Consumer reviews are important to online shoppers. So, are more people participating now?

Based on new research, the time-honored “90-9-1 rule” may no longer be accurate.

The 90-9-1 rule states that for every 100 people active online, one person creates content … nine people respond to created content … and 90 are merely lurkers – consuming the information but not “engaging” with it at all.

But now we have a survey by ratings and reviews platform Clutch which suggests that the ratio may be changing. The Clutch survey finds that around 20% of online shoppers have written reviews for some of their purchases.

That finding would seem to indicate that more people are now involved in content engagement than before. Still, when just one in five shoppers are writing and posting customer reviews, it continues to represent only a distinct minority of the market.

So, the big question for brands and e-commerce providers is how to encourage a greater number of people to post reviews, since such feedback is cited so often as one of the most important considerations for people who are weighing their choices when purchasing a new product or service.

A few of the ways that businesses have attempted to increase participation in customer reviews include:

  • Make the review process as efficient as possible by requesting specific feedback through star ratings.
  • Provide additional rating options on product/service performance sub-categories through quick guided questions.
  • Offering incentives such as a contest entry might also help gain more reviews, although the FTC does have regulations in place that prohibit offering explicit incentives in exchange for receiving favorable reviews.
  • Providing timely customer service – including resolving products with orders – can also increase the likelihood of garnering reviews that are positive rather than negative ones.

This last point is underscored by additional Clutch results which, when the survey asked why online shoppers write reviews, uncovered these reasons:

  • Was especially satisfied with the product or service: ~33%
  • Received an e-mail specifically requesting to leave feedback: ~23%
  • Was offered an incentive to leave feedback: ~5%
  • Was especially dissatisfied with the product or service: ~2%

For companies who might be concerned that negative feedback will be given lots of play, the 2% statistic above should come as some relief. And even if a negative review is published, the situation can often be rectified by reaching out to the reviewer and providing remedies to make things right, thereby “turning lemons into lemonade.”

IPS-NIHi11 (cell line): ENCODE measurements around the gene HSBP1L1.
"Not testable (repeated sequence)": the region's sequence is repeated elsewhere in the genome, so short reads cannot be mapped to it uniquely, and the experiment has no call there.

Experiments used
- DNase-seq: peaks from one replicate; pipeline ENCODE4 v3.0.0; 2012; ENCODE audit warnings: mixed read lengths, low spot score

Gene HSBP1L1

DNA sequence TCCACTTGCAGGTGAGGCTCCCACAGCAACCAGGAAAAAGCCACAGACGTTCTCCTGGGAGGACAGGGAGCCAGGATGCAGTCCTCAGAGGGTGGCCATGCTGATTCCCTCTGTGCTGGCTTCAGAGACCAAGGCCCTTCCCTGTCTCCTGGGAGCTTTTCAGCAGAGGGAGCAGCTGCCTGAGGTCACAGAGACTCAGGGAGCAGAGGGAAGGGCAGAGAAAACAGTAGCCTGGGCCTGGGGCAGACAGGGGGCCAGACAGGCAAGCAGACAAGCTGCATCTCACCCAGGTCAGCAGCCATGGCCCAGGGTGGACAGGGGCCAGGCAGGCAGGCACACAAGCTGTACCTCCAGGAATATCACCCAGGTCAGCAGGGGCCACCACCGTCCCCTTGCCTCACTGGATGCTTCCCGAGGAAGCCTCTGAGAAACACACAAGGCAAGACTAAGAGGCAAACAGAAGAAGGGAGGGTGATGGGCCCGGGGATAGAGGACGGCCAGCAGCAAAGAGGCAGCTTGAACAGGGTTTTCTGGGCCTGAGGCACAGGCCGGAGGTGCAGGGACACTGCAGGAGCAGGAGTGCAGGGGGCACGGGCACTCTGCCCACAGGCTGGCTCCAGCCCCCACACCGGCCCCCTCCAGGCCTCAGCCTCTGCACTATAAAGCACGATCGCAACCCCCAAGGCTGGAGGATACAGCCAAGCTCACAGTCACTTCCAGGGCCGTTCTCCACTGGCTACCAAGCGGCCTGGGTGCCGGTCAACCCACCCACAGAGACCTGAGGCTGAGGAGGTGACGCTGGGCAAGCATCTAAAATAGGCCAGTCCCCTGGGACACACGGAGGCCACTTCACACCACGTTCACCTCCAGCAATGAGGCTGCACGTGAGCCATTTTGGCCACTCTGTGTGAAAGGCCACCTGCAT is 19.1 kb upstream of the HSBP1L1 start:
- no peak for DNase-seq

After all, most consumers are pretty charitable if they sense that a company is making a good-faith effort to correct a perceived problem.

Antisocial behavior: Major retailers do much better broadcasting on social media than they do responding.

untitledWhen it comes to social media, it turns out that the major U.S. retail brands are a lot better at dishing it out than consuming it.

On the “dishing out” side of the ledger, these retailers have been posting an ever-increasing number of social messages aimed at their target audiences.

A recent report from Sprout Social Index titled Snubbed on Social shows just how much:  In the 3rd Quarter of 2014, the average number of messages deployed by the typical major retailer was around 150, but in the 3rd Quarter of 2015, the number had grown to in excess of 350.

But what happens when these retailers are on the receiving end of social messages? Sprout Social has determined that the typical retailer receives around 1,500 inbound social messages over a busy quarter (such as during the holiday season).

Of these, approximately 40% of the messages are ones that warrant a response.

But only about 1 in 6 – fewer than 20% of them — actually get one.

And those consumers who are fortunate enough to receive a response are waiting approximately 12 hours to get it. That’s up from ~11 hours a year earlier.

One interesting factoid from the Sprout Social reporting is that customer messages on Twitter tend to get a better response from brands.

But it’s the difference between merely poor (~14% on Twitter) and downright embarrassing (~9% on Facebook).

untitledScott Brandt, chief marketing officer at Sprout Social, states it succinctly: “More often than not, brands are silent when their customers reach out.”

What are the implications of this (non-)behavior?

For one thing, interacting with customers helps drive more interesting and more purchases.  Sprout reports that consumers are seven times more likely to respond to social promotions and other social news if they have had meaningful interaction with the brand.

Obviously, ignoring the social messages that come through isn’t the way to build that engagement.

One dynamic that appears to be at work is that brands continue to use social media as a vehicle for broadcast messaging, whereas many consumers view social platforms as the place for a more conversational, two-way level of engagement.

You know – just like social media is supposed to work.

But there are some seemingly intractable reasons why it’s difficult to put the “theory” of social interaction into “practice.”

For starters, there are so many ways for people to communicate with companies and brands today (versus only by letter, phone or in person not that many years ago), that too many businesses are either stretched to thin or simply don’t feel the need to respond urgently if at all.

Another issue is similarly personnel-related. For brands to respond better would mean hiring and training people who possess the authorization to actually do something about a question or concern.  Low-level staff with low wages and benefits and with no authority to resolve issues is a clear ticket to nowhere.